Photography with/in a Broader Humanity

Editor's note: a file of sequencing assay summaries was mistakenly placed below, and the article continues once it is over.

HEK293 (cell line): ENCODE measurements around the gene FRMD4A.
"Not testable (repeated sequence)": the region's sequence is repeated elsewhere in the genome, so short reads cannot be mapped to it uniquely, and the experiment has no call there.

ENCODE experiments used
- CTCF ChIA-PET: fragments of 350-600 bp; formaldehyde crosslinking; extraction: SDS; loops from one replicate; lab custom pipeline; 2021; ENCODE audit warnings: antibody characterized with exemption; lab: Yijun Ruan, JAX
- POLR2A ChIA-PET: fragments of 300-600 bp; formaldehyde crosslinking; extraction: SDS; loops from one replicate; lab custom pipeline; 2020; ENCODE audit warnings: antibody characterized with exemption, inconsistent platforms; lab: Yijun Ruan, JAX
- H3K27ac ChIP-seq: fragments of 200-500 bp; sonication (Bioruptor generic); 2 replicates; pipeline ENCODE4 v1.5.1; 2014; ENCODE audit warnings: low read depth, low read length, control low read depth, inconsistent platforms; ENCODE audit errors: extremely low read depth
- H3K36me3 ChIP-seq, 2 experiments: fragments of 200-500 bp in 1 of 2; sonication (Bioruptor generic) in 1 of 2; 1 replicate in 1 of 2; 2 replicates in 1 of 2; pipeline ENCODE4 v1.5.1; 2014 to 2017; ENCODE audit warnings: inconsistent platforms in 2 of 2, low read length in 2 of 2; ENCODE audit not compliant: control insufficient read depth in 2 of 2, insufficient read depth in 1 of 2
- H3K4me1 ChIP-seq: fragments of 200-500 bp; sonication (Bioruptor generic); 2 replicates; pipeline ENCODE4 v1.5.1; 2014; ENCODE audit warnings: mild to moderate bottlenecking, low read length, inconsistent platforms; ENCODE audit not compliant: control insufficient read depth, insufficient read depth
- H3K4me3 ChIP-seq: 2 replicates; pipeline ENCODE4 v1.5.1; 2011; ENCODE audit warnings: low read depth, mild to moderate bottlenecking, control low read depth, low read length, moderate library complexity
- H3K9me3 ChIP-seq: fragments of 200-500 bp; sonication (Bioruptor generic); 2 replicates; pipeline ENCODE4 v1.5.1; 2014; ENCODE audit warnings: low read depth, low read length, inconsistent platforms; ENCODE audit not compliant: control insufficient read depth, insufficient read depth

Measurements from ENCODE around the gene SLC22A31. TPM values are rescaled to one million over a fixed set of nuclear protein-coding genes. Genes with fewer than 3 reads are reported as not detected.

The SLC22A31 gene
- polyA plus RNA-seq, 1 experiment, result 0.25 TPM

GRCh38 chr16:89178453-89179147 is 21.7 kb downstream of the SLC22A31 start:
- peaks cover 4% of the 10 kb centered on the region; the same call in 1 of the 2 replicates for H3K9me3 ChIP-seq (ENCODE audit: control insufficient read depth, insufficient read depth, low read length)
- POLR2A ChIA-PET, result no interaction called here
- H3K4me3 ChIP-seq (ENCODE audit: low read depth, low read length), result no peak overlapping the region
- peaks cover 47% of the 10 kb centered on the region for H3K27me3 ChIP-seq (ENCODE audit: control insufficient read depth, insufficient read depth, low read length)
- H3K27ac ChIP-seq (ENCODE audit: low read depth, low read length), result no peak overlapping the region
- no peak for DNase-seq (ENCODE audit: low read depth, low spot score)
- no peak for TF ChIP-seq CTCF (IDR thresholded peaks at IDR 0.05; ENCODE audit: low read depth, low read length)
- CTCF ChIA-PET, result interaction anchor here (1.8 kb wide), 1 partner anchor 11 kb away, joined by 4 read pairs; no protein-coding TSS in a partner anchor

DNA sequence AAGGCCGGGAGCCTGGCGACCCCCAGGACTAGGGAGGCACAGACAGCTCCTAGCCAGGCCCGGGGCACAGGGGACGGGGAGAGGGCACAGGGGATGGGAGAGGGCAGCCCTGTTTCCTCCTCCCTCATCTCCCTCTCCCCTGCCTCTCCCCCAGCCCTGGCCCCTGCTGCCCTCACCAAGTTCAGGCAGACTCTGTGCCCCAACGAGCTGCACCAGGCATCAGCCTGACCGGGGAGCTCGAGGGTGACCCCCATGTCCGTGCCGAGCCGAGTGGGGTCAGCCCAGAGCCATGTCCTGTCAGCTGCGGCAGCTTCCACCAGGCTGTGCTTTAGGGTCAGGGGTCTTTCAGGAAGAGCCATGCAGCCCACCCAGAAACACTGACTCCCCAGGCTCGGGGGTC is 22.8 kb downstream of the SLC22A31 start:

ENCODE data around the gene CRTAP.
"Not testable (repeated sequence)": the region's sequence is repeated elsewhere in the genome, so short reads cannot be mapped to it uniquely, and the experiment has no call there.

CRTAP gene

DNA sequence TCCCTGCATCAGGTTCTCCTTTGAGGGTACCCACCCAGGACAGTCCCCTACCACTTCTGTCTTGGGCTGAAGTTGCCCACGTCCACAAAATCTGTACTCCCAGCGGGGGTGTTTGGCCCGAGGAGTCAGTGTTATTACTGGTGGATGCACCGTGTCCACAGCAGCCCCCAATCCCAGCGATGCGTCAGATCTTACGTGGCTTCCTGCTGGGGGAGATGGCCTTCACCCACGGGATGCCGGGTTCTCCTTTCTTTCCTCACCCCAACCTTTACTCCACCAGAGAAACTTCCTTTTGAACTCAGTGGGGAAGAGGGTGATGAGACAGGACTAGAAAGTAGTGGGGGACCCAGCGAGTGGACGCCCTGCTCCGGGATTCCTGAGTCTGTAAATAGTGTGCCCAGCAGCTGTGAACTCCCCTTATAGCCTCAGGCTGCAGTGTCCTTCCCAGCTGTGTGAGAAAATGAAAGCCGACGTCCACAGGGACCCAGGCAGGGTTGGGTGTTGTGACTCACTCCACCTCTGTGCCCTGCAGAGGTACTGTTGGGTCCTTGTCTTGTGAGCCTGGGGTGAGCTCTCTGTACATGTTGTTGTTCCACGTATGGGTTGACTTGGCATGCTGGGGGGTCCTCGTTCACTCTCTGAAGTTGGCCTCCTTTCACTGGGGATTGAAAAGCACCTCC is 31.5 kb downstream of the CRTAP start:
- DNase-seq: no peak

In 2010, I was commissioned to create a portrait of Ngarrindjeri artist, Rita Lindsay Jnr for Country Arts SA (South Australia). We met at a healing ceremony at the coastal town of Goolwa in Ngarrindjeri Country. The aim of the ceremony was to attend the trauma caused by the building of the Hindmarsh Island Bridge; an action by developers that instigated South Australia’s most tragic land rights battle. Becoming familiar with the story of Kumarangk and the bridge became a catalyst for a two-year conversation with Rita, her mother and grandmother. What followed was an invitation to use the medium of photography to explore the metaphysical relationship between Country and its human kin. What began as a single exhibition of works in 2013 has now prospectively become a life’s work. To date this has spanned three exhibitions, an Honours project and a PhD, all of which aim to articulate a practice of relational photography over one that objectifies its subjects. Acknowledging the ontological divide between Indigenous and non-Indigenous knowledge production, my aim is to talk about the notion of relational photography through the idea of kin-making across cultural knowledges and thinking. This paper is an introduction to a practice-based research project I have enacted over the last decade that troubles landscape photography and is motivated by the desire to decolonise my own thinking. By decolonisation, I mean the disinvestment in colonial hierarchies, binary thinking and practices of anthropocentrism.
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